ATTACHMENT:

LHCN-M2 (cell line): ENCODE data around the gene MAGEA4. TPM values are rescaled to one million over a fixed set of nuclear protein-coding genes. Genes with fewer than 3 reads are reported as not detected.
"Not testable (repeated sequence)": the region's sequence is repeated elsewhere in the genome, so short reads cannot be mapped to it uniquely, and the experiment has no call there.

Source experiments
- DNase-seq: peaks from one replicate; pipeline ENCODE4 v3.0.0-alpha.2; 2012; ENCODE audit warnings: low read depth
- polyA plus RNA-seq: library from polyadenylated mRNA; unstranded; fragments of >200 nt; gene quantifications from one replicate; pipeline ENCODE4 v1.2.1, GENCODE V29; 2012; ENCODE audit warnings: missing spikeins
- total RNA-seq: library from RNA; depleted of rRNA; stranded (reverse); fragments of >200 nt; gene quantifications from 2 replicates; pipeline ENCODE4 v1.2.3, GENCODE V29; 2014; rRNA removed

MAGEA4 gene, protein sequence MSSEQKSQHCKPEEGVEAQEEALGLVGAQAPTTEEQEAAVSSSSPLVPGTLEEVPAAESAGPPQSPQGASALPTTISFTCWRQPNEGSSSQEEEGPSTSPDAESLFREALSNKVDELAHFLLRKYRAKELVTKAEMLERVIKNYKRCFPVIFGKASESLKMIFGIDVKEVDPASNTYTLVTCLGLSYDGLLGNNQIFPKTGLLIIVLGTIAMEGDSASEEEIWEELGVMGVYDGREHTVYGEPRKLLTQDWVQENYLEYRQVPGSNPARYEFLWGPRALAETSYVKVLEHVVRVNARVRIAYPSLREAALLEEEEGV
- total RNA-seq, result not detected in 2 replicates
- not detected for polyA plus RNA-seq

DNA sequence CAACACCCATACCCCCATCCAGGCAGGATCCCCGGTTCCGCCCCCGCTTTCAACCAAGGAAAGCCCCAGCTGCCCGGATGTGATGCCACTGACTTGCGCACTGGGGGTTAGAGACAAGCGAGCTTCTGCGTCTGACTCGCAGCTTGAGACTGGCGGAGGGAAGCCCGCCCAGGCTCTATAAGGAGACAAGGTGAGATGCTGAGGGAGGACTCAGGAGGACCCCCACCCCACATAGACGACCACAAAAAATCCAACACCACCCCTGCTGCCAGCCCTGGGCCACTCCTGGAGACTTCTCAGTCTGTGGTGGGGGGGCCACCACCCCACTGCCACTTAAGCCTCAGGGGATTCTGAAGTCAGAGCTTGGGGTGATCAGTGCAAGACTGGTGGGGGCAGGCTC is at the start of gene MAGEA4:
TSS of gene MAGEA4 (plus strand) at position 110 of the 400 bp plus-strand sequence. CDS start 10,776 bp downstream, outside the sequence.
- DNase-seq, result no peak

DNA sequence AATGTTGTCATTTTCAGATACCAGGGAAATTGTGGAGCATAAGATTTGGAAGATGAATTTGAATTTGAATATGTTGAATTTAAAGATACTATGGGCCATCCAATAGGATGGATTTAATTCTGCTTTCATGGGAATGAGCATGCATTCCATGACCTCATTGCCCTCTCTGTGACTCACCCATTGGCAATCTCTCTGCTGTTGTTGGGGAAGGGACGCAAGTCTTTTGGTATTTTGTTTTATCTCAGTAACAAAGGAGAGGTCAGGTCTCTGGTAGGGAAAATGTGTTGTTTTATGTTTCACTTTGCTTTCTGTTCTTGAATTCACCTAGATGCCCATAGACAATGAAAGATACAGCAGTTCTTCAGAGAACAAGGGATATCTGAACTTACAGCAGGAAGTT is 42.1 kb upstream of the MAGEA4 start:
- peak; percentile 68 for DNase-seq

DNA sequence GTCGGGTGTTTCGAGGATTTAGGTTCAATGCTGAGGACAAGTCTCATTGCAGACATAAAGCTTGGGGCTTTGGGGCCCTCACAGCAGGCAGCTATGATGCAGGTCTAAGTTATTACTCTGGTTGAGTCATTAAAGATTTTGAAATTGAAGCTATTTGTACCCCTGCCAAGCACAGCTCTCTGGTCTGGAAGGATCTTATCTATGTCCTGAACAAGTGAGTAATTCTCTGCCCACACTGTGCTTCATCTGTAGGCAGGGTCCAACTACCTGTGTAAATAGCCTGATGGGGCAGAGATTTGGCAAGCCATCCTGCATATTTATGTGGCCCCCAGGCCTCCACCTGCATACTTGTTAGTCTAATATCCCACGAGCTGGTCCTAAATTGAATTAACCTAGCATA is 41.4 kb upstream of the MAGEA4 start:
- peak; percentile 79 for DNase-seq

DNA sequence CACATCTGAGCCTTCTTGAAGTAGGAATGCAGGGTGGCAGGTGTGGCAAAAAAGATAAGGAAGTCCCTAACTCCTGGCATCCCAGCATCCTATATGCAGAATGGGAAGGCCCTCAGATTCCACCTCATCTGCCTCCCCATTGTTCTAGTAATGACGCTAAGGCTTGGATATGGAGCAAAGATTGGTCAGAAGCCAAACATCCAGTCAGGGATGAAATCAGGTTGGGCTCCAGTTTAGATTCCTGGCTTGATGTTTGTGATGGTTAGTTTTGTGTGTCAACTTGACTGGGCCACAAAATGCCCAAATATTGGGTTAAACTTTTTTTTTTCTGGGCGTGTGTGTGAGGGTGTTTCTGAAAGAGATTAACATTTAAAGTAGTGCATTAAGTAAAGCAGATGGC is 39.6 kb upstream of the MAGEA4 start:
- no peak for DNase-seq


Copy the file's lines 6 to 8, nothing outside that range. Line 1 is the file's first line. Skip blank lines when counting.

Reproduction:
- total RNA-seq: library from RNA; depleted of rRNA; stranded (reverse); fragments of >200 nt; gene quantifications from 2 replicates; pipeline ENCODE4 v1.2.3, GENCODE V29; 2014; rRNA removed

MAGEA4 gene, protein sequence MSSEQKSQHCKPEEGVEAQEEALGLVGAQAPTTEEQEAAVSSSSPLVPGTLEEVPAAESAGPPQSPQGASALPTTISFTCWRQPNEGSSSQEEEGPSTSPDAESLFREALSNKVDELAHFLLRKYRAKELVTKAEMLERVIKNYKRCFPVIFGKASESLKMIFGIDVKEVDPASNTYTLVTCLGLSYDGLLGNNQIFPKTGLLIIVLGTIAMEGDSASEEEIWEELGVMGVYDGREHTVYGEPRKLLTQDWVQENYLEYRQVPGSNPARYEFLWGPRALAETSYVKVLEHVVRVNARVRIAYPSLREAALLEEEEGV
- total RNA-seq, result not detected in 2 replicates